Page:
The Joup Friday Album: The Cure – Kiss Me Kiss Me Kiss Me

The_Cure-Kiss_Me,_Kiss_Me,_Kiss_Me_(2006)-FrontalSadness is, I have long maintained, very similar to a drug. A nasty, hurtful and yet still strangely alluring drug, whose effects both damage and enthrall. And there is a way to enjoy sadness. Yes, I know that makes me sound Goth and I suppose although I’ve never felt the need to dress according to the parameters of any particular social group, there is indeed a large component of the ‘Goth’ ethos in this thing I call Shawn. That said the uniform is weak; adhering to the jurisdictional lines of social strata isn’t what defines our tastes, it’s the feeling that inspires those conventions. And The Cure – although they once pioneered the ‘look’ and in current times pretty much lampoon the same – are all about those feelings. And while previously I have always enjoyed 1987’s Kiss Me Kiss Me Kiss Me I never quite thought of it as one of their ‘sad’ albums, probably because my experiences with it have always felt a bit more anthological than conceptual to me, in the way it seemingly swings from joy to sadness to sexy to frightening. This uneven tone in both theme and composition render the record a slightly less solid emotional statement than other Cure records, Disintegration and Pornography for example. That said, two nights ago I discovered this record’s true majestic statement on sadness and, pardon the vulgarity, it fucking fucked me up.

The way I imagine it, KMKMKM is the emotional cartography of a relationship. It begins with intoxicating excitement (The Kiss), acknowledges the sadness of other people whose loneliness we – now enthralled in love – wax philosophical upon (Catch). The relationship then goes through a double-album’s worth of ups and downs and finally ends in absolute horror-stricken loss that reduces our protagonist to a hateful, broken mess (Shiver and Shake) before the impetus for survival finally ignites (Fight). And of course, dead center in the middle is the song everyone knows – a perfectly forlorn reflection on the fleeting happiness of love as it begins to slowly slip away, the album’s single and easily one of the band’s most amazing songs, Just Like Heaven.

I’ll come clean, I’m in the middle of the worst days of my life and just the first half of the first verse of Just Like Heaven absolutely demolished me two days ago when it came on the radio at work. I immediately left the building, got some air and reclaimed my composure, only to lose it again later in the day at home when I subjected myself to two rotations of KMKMKM. It was during this fugue state that the record’s true power was revealed to me in a way that my previous 20+ year relationship with it never did. Not to say that I have never felt loss before, and not to say that I have never treated those losses with The Cure’s work (Disintegration has been my go-to ‘break-up’ album since high school. That said I am absolutely terrified of that record at the moment) but this is, I think, the album I needed most at this moment. A slightly less potent, mildly disjointed version of the band’s purest contemplations on the topic they love so much: sadness. A kind of Disintegration-lite.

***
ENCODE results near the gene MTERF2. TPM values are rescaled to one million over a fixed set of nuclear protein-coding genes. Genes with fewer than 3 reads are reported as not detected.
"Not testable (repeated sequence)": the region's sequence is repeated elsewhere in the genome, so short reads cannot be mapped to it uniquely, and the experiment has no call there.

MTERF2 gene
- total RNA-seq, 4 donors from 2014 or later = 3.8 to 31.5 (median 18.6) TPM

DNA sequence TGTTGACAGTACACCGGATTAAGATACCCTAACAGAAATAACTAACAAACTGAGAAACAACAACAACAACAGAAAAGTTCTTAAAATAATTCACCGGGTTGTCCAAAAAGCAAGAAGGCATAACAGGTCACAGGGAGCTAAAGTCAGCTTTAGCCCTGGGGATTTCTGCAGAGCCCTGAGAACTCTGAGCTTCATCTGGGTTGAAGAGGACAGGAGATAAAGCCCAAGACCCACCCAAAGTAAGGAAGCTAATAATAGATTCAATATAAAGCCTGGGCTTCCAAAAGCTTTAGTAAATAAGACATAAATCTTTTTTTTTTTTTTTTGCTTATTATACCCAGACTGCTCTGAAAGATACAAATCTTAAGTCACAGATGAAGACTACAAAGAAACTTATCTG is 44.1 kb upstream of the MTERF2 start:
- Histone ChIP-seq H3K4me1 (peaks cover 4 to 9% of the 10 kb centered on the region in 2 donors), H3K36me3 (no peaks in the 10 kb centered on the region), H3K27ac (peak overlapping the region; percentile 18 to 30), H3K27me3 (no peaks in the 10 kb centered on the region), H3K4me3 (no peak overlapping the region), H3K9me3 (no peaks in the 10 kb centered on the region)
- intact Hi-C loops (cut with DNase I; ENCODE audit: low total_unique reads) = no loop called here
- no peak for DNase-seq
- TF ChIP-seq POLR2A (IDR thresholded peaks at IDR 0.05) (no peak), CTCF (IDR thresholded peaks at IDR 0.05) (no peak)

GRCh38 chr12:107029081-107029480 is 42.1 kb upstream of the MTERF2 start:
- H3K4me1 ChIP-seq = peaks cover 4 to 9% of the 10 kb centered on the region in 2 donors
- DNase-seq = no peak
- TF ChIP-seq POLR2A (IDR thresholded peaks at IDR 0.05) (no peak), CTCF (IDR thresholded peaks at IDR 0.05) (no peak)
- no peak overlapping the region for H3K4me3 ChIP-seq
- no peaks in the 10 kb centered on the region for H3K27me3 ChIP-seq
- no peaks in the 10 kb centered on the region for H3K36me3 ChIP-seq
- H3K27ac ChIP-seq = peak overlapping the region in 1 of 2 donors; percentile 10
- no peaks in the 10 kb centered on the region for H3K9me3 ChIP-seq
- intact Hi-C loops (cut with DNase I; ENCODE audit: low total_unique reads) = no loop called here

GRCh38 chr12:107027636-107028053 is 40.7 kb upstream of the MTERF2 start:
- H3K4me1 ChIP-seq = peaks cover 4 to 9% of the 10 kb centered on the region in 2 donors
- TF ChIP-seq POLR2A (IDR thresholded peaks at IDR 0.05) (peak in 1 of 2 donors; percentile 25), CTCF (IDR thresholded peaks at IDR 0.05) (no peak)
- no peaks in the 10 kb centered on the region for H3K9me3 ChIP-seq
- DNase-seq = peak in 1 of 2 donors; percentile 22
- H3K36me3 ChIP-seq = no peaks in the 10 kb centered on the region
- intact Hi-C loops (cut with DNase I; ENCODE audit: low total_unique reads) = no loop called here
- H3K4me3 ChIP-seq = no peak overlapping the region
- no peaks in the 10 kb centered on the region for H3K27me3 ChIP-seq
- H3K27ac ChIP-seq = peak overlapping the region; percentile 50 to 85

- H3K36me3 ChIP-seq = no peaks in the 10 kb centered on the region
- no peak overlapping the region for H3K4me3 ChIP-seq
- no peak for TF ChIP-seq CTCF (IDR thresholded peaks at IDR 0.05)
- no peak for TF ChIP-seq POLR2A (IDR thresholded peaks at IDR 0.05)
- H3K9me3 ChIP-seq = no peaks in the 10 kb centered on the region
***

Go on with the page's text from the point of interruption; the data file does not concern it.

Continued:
Which gets back to those intoxicating effects of sadness. As I listened to this record and let it evoke in me the full power of my sorrow I did what I have learned to do with grief, both a survival and a research tactic – I broke a part of myself off and stood off to the side while the rest of me went through what can only be described as utter hell. And it was terrible but it was also … intoxicating. That’s the only word for it. Incidentally I also utilize this same technique of break-and-observe when I have bad drug experiences. It’s fascinating to bear witness to your own terror, as fascinating as it is to witness your own heartbreak.

As always, if you have it in you for a bit of a downer album today, sit back and soak up The Cure doing what they do best. Even at a slightly inconsistent pace over the course of this double album Kiss Me Kiss Me Kiss Me is masterful and enlightening, and it musically it is wonderfully eclectic.

And if you dig it, buy it. Tag Joe Grez!

Shawn C Baker

Shawn C Baker

Shawn lives in Los Angeles where he co-hosts Drinking w/ Comics, writes screenplays and fiction and has been known to drink quite a bit of beer. Good beer.

2 Responses to The Joup Friday Album: The Cure – Kiss Me Kiss Me Kiss Me
  1. Tommy Reply

    You absolutely nailed it here. The album’s inherent disjointedness as relationship rollercoaster. Wow! I always love when people write about The Cure, though i usually hate the reasons why.

    Whenever you feel ready for it, i always found Spiritualized’s “Ladies and Gentlemen We’re Floating in Space” to be cathartic.

  2. Chester Whelks Reply

    Dang. Bravo.

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